_______________

Chronology
 

Abate, Neri, fire caused by 1304
Abati (houses of) destroyed 1321
Andrea del Sarto died 1531
Baccio di Montelupo died 1567
Brienne, Walter de, Duke of Athens, in Florence 1342
Brienne, Walter de, Duke of Athens, died 1356
Calabria, Duke of, Lord of Florence 1326
Calzaioli, Via, widened by the Duke of Athens 1342
Calzaioli, Via, widened a second time 1844
Castruccio Castracani died 1328
Donatello died 1466
Ghiberti, Lorenzo, died 1455
Giovan Bologna died 1608
Innocent IV. died 1254
John XXIII., Pope, died 1419
Lorenzo Monaco living 1410
Michelozzo Michelozzi died 1470
Nanni di Banco died 1421
Orcagna, Andrea, completed Or San Michele 1338
Orcagna, Bernardo 1338
Or San Michele (Loggia of) begun 1284
Or San Michele (Loggia of) finished 1290
Or San Michele, Company of 1291
Or San Michele, Church of 1304
Or San Michele described by Domenico Lensi 1329
Or San Michele, Church of, rebuilt by Taddeo Gaddi 1337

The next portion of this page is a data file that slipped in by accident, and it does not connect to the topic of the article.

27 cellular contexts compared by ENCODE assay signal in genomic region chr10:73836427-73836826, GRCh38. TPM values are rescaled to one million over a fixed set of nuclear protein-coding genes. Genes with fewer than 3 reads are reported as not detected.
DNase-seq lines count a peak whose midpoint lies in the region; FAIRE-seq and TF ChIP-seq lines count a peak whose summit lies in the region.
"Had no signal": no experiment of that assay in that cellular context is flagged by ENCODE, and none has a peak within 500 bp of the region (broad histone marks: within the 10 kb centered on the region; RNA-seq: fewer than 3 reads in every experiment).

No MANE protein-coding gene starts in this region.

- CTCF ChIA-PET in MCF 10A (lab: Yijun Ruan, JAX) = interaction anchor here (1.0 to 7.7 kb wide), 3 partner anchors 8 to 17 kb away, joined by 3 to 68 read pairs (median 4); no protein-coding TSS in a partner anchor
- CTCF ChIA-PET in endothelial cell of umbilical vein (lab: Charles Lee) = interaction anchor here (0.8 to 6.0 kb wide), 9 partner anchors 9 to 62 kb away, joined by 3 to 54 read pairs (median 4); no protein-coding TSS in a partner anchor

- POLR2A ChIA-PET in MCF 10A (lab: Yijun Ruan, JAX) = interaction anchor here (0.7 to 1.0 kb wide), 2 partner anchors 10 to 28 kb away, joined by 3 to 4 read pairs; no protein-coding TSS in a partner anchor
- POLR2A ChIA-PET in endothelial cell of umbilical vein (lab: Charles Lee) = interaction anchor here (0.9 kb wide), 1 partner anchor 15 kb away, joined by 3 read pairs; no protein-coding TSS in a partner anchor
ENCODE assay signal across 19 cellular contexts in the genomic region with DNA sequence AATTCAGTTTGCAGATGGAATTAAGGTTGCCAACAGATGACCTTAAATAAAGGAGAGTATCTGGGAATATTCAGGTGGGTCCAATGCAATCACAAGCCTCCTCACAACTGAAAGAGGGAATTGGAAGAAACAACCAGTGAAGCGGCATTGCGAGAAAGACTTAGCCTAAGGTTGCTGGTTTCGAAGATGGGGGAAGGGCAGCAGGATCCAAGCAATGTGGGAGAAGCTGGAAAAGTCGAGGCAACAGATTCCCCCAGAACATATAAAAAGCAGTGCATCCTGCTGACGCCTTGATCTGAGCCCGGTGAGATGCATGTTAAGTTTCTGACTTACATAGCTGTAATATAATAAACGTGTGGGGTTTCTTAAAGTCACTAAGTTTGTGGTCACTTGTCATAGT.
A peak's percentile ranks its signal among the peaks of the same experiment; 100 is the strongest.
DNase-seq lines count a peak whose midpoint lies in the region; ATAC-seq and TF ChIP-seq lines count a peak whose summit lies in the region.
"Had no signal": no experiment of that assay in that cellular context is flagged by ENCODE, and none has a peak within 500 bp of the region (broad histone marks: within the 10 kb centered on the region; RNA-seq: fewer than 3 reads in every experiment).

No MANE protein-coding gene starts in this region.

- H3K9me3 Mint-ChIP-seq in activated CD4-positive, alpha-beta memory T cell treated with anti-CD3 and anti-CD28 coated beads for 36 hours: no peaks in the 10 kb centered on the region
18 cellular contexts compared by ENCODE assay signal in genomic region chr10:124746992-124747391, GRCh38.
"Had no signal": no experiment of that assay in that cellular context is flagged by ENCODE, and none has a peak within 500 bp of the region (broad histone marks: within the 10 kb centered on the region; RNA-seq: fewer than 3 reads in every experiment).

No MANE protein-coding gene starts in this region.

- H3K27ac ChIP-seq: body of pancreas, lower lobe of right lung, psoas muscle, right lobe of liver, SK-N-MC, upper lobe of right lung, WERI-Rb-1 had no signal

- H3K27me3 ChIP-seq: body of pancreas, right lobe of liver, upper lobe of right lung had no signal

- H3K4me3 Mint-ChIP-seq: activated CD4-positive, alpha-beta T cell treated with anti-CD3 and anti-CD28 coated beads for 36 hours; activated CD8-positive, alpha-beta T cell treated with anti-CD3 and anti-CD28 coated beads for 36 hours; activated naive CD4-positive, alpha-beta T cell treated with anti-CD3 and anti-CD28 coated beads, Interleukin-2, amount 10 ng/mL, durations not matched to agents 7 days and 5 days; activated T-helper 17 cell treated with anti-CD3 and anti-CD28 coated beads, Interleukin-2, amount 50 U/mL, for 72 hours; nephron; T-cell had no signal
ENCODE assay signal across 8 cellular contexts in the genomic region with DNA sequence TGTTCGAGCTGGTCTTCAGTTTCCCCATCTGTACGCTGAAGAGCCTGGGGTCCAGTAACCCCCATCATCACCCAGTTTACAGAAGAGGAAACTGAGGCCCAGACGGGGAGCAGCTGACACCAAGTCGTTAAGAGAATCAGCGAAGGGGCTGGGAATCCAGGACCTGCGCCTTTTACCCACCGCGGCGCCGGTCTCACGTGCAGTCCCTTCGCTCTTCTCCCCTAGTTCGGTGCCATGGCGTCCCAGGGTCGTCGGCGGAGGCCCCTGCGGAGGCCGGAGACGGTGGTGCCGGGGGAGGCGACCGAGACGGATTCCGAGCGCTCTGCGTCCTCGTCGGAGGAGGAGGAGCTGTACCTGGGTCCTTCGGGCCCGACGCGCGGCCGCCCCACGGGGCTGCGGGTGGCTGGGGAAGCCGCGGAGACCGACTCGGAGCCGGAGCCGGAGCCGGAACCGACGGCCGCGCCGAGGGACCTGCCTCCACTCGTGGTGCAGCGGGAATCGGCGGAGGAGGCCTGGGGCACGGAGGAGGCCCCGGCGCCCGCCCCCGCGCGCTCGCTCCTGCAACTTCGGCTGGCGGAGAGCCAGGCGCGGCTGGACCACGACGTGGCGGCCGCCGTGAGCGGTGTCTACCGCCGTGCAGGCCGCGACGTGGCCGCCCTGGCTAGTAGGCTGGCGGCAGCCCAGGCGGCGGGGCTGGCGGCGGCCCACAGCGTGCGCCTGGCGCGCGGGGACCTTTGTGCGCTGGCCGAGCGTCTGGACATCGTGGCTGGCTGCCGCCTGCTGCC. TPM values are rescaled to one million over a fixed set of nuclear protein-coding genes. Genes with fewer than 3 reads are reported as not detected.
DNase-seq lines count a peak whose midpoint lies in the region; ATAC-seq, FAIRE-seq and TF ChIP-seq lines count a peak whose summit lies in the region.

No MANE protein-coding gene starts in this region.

Or San Michele, Church of, continued by Andrea Orcagna 1338
Or San Michele, Church of, finished 1359
Or San Michele, Church of, windows, statuettes, &c. 1366
Piero Lamberti, Nicol˛, living in  1444
Plague described by Boccaccio 1338
Pocetti, Bernardino, died 1612
Robbia, Luca della, died 1482
Sacchetti, Franšesco, died 1400
San Carlo, Church of, built 1380
San Gallo, Franšesco, father of Giuliano and Antonio, living 1550
Silk, Guild of, offered to place a niche outside Or San Michele 1340
Uberto degli Uberti and Infangati beheaded 1298
Ugolino died 1330
 

Notes

104 See chapter on Baptistery.
105 See chapter vi., Piazza del Duomo.
106 A Lombard convent in the Modenese territory, to which Charlemagne contributed.  See "Opere di Tiraboschi."
107 San Piero Scheraggio, the second largest church in Florence, which formerly existed on the site of the present Gallery of Uffizi.
108 Gonfalonier, literally standard-bearer, an important office during the Republic, equivalent to mayor or chief magistrate of the city, and still in use.
109 The gate of Sta. Maria, Por San Maria, in the district inhabited by the Guild of Silk.
110 The Director of the Fine Arts in Florence (1870) proposes to place a copy of Donatello's St. George in the niche to which the statue properly belongs, and to remove the original for safety to the Museum of the Bargello.